February 2017, a case of highly pathogenic avian influenza was detected in a Stork in Catalonia
For over 10 years IRTA-CReSA has been conducting diagnosis and technical assistance within the surveillance program of avian influenza in wild birds in Catalonia as commissioned by the DARP. This program was initiated with the aim of an early detection of circulation of highly pathogenic avian influenza H5N1 virus that affected wild birds and poultry. The virus had been circulating Asia and was finally detected in Europe in 2006.
Cover image: Ken Billington.
The monitoring is based on the avian flu virus diagnosis on dead birds or birds with clinical signs in Catalonia. This diagnosis is carried out in the biosafety level 3 facilities of IRTA-CReSA. This program has allowed for the first time in Catalonia the detection of a highly pathogenic H5 virus in a wild bird (a stork found dead in the Natural Park of Aiguamolls de l’Empordà, in the municipality of Castelló d’Empúries).
Tracheal swabs of a dead stork were submitted to IRTA-CReSA, molecular biology techniques detected high concentrations of avian influenza virus in the samples, and that it consisted of an H5 virus subtype. Then samples were submitted to the Central Veterinary Laboratory (LCV) in Algete for further confirmation. In parallel from IRTA-CReSA special security zones were designed around the location where the bird was found dead. This design was transmitted immediately to the DARP who determines measures to control and prevent transmission of the virus to domestic poultry farms in the area.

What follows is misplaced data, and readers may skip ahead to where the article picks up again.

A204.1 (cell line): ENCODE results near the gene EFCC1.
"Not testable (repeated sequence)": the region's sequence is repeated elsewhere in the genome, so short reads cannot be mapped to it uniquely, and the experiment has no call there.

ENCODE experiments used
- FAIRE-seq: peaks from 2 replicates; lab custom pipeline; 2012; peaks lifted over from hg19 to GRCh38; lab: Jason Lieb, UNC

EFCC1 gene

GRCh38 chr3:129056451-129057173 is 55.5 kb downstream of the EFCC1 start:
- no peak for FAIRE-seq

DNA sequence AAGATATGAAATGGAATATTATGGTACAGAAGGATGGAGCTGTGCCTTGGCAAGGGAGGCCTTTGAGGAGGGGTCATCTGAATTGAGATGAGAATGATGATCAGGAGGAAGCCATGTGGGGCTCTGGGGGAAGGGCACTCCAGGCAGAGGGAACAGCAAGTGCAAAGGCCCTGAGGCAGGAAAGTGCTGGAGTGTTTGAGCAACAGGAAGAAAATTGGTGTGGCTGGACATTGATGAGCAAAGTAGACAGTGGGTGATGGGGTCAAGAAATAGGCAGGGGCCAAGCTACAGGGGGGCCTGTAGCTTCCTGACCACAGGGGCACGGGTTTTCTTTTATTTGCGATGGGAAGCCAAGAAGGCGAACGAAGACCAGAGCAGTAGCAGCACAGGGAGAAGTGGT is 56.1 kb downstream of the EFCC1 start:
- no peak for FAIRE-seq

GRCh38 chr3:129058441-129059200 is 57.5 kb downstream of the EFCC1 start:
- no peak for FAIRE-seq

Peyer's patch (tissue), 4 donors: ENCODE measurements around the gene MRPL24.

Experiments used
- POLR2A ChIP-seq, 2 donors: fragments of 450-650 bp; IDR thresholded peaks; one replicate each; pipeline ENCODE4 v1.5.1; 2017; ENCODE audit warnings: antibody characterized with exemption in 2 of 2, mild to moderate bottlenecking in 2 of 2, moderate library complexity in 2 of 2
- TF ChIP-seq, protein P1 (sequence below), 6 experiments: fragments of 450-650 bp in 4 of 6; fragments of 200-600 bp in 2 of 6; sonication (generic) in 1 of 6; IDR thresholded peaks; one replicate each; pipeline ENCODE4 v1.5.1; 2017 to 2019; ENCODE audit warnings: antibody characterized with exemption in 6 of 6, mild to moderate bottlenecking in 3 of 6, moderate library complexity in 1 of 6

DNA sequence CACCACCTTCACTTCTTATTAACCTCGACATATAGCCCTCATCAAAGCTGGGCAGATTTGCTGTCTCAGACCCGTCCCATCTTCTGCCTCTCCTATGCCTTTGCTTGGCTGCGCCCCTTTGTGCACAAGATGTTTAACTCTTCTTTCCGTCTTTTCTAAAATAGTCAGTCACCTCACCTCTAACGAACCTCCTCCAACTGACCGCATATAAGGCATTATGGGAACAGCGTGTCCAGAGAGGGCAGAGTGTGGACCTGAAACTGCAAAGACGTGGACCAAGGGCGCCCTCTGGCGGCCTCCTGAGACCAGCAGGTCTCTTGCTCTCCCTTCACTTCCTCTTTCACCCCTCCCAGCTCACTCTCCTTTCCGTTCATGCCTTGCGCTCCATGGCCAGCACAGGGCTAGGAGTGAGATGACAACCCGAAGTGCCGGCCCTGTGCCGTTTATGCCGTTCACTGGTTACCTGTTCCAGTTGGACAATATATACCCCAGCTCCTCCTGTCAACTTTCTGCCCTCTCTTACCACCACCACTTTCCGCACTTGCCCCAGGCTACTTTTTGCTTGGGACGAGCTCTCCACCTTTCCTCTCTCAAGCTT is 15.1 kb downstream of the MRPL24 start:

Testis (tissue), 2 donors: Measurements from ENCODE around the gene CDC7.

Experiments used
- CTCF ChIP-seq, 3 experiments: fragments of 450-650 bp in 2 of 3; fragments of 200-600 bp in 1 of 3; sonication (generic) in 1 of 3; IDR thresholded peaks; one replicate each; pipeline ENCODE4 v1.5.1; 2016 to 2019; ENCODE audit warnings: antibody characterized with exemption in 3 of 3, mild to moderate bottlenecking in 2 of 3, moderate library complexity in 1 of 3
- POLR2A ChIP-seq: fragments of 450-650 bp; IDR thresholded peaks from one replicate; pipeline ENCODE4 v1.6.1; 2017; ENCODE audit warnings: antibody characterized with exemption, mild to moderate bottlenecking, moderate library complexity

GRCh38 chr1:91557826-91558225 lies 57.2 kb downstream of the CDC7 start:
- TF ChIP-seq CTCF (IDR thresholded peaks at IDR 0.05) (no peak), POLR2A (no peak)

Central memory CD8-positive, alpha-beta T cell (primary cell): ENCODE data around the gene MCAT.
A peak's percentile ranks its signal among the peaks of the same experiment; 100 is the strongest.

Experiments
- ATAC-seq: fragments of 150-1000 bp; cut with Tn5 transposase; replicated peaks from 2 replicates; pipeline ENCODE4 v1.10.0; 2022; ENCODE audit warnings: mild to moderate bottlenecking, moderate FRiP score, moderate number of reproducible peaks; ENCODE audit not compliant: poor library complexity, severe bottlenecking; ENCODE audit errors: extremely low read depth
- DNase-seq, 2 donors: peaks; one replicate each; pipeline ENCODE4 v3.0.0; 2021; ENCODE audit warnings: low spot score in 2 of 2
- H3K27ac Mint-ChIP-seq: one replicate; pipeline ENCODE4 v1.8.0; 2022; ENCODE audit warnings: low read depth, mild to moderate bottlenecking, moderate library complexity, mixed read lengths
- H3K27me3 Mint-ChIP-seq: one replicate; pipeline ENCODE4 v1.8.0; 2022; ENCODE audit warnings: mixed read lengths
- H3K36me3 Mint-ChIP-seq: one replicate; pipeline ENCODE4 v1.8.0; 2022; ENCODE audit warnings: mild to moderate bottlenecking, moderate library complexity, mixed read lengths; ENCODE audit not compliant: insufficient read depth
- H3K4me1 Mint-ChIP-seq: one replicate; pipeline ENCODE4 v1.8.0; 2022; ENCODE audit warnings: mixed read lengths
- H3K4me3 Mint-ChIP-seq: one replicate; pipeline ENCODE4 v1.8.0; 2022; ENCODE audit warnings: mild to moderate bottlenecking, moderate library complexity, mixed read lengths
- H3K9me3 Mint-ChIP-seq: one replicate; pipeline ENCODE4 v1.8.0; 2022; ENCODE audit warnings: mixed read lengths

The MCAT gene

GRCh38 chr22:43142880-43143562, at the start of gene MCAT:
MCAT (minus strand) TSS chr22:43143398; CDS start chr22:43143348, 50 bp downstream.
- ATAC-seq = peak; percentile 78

The virus was also characterized using viral genome sequencing techniques with which it was determined that the virus was indeed highly pathogenic H5 with high homology with the highly pathogenic virus H5N8 circulating in Europe over the last months. Subsequently, the LCV effectively confirmed that the virus was detected in the stork H5N8 virus.
The recent sequencing of the genome of several avian influenza highly pathogenic virus H5N8 circulating has shown so far that they are essentially bird specific without affinity for humans. Researchers at the IRTA-CReSA highlight the importance of surveillance programs as a measure to prevent disease outbreaks in areas where they have not previously detected. These programs require the participation of specialists from various disciplines. In this case in IRTA-CReSA’s virologists, veterinarians, epidemiologists and laboratory technicians collaborated to ensure an early detection of the highly pathogenic H5 flu virus in birds.